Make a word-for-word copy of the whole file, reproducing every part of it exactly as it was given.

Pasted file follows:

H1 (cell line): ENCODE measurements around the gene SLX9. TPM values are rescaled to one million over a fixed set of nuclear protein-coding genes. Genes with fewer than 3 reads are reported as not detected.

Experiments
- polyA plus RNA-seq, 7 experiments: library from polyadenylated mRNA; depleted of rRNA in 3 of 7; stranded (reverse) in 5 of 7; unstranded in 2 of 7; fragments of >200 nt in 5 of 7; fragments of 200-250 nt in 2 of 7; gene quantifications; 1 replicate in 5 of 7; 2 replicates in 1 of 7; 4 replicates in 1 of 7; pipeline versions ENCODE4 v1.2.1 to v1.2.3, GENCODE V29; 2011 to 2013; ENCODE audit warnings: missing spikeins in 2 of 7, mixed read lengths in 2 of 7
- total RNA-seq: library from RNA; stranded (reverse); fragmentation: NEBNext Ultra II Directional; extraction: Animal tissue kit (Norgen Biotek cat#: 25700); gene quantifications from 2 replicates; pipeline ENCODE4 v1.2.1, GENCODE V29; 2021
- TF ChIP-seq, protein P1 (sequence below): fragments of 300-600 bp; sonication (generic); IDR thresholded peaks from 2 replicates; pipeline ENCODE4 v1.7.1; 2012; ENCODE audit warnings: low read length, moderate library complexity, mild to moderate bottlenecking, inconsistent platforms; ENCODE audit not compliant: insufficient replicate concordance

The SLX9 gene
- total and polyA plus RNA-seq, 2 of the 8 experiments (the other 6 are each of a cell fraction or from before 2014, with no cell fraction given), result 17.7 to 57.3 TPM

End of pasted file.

H1 (cell line): ENCODE measurements around the gene SLX9. TPM values are rescaled to one million over a fixed set of nuclear protein-coding genes. Genes with fewer than 3 reads are reported as not detected.

Experiments
- polyA plus RNA-seq, 7 experiments: library from polyadenylated mRNA; depleted of rRNA in 3 of 7; stranded (reverse) in 5 of 7; unstranded in 2 of 7; fragments of >200 nt in 5 of 7; fragments of 200-250 nt in 2 of 7; gene quantifications; 1 replicate in 5 of 7; 2 replicates in 1 of 7; 4 replicates in 1 of 7; pipeline versions ENCODE4 v1.2.1 to v1.2.3, GENCODE V29; 2011 to 2013; ENCODE audit warnings: missing spikeins in 2 of 7, mixed read lengths in 2 of 7
- total RNA-seq: library from RNA; stranded (reverse); fragmentation: NEBNext Ultra II Directional; extraction: Animal tissue kit (Norgen Biotek cat#: 25700); gene quantifications from 2 replicates; pipeline ENCODE4 v1.2.1, GENCODE V29; 2021
- TF ChIP-seq, protein P1 (sequence below): fragments of 300-600 bp; sonication (generic); IDR thresholded peaks from 2 replicates; pipeline ENCODE4 v1.7.1; 2012; ENCODE audit warnings: low read length, moderate library complexity, mild to moderate bottlenecking, inconsistent platforms; ENCODE audit not compliant: insufficient replicate concordance

The SLX9 gene
- total and polyA plus RNA-seq, 2 of the 8 experiments (the other 6 are each of a cell fraction or from before 2014, with no cell fraction given), result 17.7 to 57.3 TPM